Is small scale farming the answer?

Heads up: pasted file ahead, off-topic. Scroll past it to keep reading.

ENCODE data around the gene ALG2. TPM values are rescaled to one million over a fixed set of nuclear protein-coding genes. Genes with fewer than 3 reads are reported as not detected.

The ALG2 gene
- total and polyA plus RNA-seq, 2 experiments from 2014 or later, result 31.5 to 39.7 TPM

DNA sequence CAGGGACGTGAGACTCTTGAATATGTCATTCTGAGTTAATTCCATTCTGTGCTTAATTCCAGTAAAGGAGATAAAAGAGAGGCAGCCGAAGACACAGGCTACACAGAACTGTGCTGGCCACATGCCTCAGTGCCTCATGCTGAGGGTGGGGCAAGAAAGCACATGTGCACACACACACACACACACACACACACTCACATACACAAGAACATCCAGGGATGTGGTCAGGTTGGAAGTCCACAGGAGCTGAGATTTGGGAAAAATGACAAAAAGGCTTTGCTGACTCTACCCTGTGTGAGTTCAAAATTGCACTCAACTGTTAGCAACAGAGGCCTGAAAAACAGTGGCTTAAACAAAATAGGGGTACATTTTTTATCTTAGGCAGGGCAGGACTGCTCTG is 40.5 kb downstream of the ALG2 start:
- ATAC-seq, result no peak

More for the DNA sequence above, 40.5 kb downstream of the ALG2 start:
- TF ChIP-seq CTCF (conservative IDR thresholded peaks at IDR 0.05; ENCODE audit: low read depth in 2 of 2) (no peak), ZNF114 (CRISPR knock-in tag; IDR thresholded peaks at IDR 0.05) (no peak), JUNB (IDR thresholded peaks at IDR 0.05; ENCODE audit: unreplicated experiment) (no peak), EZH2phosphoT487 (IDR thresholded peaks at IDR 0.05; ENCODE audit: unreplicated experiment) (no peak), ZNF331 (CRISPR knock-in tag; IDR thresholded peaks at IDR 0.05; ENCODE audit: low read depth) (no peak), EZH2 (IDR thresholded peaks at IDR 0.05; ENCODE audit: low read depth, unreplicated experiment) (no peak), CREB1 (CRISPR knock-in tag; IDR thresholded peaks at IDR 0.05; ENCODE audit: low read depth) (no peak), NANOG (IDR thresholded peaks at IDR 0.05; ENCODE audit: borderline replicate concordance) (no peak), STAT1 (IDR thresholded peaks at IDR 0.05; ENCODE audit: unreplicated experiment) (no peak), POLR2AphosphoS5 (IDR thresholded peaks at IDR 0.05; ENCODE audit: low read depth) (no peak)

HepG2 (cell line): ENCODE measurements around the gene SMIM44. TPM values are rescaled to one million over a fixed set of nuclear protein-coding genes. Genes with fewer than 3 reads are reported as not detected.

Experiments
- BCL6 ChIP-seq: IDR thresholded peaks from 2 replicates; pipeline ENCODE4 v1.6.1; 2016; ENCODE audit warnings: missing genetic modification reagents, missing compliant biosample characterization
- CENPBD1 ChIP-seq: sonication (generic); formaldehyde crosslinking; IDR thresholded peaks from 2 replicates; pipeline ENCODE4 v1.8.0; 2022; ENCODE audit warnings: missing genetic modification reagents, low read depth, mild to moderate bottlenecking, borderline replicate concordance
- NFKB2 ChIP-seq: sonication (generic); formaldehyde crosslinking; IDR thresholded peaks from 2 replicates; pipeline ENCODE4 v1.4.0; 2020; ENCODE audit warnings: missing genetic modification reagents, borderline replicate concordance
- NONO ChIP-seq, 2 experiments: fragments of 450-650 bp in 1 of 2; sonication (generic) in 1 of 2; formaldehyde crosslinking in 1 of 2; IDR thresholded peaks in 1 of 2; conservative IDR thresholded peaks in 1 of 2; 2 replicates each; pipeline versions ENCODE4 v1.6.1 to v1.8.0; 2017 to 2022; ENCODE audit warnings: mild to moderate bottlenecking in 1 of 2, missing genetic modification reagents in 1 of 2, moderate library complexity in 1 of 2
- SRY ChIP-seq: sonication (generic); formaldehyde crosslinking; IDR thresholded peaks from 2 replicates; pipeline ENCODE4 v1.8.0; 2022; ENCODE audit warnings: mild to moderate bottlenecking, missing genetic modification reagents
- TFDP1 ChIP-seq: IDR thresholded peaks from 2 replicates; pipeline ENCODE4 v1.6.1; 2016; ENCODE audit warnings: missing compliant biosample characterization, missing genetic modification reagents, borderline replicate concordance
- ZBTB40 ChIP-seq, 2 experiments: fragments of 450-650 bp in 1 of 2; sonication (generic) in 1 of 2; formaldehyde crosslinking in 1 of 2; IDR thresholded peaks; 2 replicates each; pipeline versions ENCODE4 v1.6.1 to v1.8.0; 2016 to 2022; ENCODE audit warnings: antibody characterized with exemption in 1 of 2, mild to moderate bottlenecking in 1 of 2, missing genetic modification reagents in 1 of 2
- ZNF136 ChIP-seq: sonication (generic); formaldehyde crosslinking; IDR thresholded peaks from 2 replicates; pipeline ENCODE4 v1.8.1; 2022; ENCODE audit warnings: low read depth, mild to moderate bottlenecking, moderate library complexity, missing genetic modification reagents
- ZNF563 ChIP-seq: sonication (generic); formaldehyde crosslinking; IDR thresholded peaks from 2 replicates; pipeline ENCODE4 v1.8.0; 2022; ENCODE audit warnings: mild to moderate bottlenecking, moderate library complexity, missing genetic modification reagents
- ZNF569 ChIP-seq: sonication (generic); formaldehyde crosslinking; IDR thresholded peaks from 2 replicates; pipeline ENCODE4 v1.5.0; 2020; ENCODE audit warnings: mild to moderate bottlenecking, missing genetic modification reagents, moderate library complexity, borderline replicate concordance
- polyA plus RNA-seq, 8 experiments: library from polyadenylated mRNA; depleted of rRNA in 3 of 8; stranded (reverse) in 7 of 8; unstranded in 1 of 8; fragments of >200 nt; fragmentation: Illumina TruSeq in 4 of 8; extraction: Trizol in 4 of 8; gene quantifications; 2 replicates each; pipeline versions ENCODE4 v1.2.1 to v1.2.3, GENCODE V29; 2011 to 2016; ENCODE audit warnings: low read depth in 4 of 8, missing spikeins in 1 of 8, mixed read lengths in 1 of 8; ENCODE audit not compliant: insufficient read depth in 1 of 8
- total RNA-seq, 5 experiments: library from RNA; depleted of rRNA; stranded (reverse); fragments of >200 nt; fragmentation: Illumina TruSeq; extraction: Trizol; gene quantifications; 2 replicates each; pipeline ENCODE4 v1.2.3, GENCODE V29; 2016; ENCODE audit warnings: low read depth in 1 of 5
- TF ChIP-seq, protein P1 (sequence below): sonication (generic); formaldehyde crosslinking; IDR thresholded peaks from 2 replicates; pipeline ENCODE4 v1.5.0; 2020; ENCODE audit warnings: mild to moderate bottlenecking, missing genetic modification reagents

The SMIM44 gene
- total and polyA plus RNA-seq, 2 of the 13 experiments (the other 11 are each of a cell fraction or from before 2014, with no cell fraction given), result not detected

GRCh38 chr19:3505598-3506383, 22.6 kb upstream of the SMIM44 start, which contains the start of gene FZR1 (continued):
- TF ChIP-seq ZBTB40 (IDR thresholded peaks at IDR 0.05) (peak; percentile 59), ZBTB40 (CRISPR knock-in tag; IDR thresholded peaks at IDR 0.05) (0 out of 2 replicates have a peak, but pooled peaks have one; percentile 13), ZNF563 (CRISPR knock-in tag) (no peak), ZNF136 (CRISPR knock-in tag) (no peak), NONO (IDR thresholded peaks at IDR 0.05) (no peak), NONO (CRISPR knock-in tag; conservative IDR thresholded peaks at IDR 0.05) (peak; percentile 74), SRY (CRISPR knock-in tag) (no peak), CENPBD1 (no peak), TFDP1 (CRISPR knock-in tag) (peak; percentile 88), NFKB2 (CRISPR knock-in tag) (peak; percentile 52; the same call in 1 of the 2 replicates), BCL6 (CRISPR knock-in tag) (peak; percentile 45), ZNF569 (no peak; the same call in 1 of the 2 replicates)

By Jackie Opara 8671574915_eeeb3395b1_z It is no news that 168 million Nigerians have to feed everyday following the recent release by the National Population Commission, it is equally no news that Nigeria has an expansive landmass covering 923.771 square kilometres, an estimated arable land mass of about 68 million hectares, large quantity of natural forest and rangeland covering 37 million hectares, coastal and marine resources of over 960 kilometres of shoreline, expansive rivers and lakes covering 120,000 square kilometres and agriculture friendly climate. With this statistics Nigeria should comfortably feed her citizens and even extend to the world but this is not the case as there seems to be a steady decline in agricultural produce in Nigeria. It is a cause of worry indeed especially because Nigeria imports food worth billions of naira annually. The United Food and Agriculture rates the productivity of Nigeria’s farmland as low to medium but with medium to good productivity if properly managed. Therefore, there is need to proffer solutions that will aid the agricultural sector in Nigeria ’’A decentralized farming model in which average families with land grow at least some crops on the family parcel has always been the most effective way for societies as a whole to avoid some of the devastating consequences of famine, blight, economic upheaval, and other disaster scenarios that would otherwise wipe out a centralized food supply in an instant. Backyard farms, after all, are what saved many Nigerian families from starvation during the Civil War, and they are precisely what will save families around the world today’’. In my recent chat with experts at the flavour of Abuja food festival conference recently in Abuja on how to effectively curb hunger in Nigeria and Africa as a whole, it was concluded that small-scale farming seems to be the only way to drive away hunger and it has become imperative that there should be a widespread reawakening about the importance of small scale farming in both developing and developed countries As it is now small scale farming is looking like the answer, if everything is put in place to make it work effectively in Nigeria, it will go a long way to save agriculture from the greed-driven profit systems. There are a number of ways through which this can happen, the most been that small-scale farming methods promote individuals rather than corporate ownership of food. Small-scale bio-diverse farming methods require fewer pesticides and herbicides to produce quality food and when utilized in balance with nature small scale farming produces much more nutritious food with higher vitamin and mineral content which would ultimately translate into decreased human reliance on pharmaceutical drugs and other high cost healthcare resources. Families and communities benefit more when they grow their own food on their own land. Small-scale farming is really the only viable, long-term solution to the problems of malnutrition and starvation, as both self-reliance and diversified food production remain the two most effective ways to maintain societal stability and survival, particularly in times of crisis and most importantly economies will thrive when small scale farmers are able to take control. According to reports from many sources, small scale farming in Nigeria has not been so effective because of the unequal access to key recourses and low level investment as well as high dependence of oil and gas. It should take so much to correct any anomaly in small scale farming is it really that we come into the full awareness of what is starring us in the face. Many Nigerians live below one dollar a day! It is saddening that a country with so much abundant resources has hunger everywhere. Developed countries are already in this awareness and are already taking steps to eradicate any form of food shortage, we need to brace and wake up to this reality on ground PHOTO CREDIT -USAID Flicker


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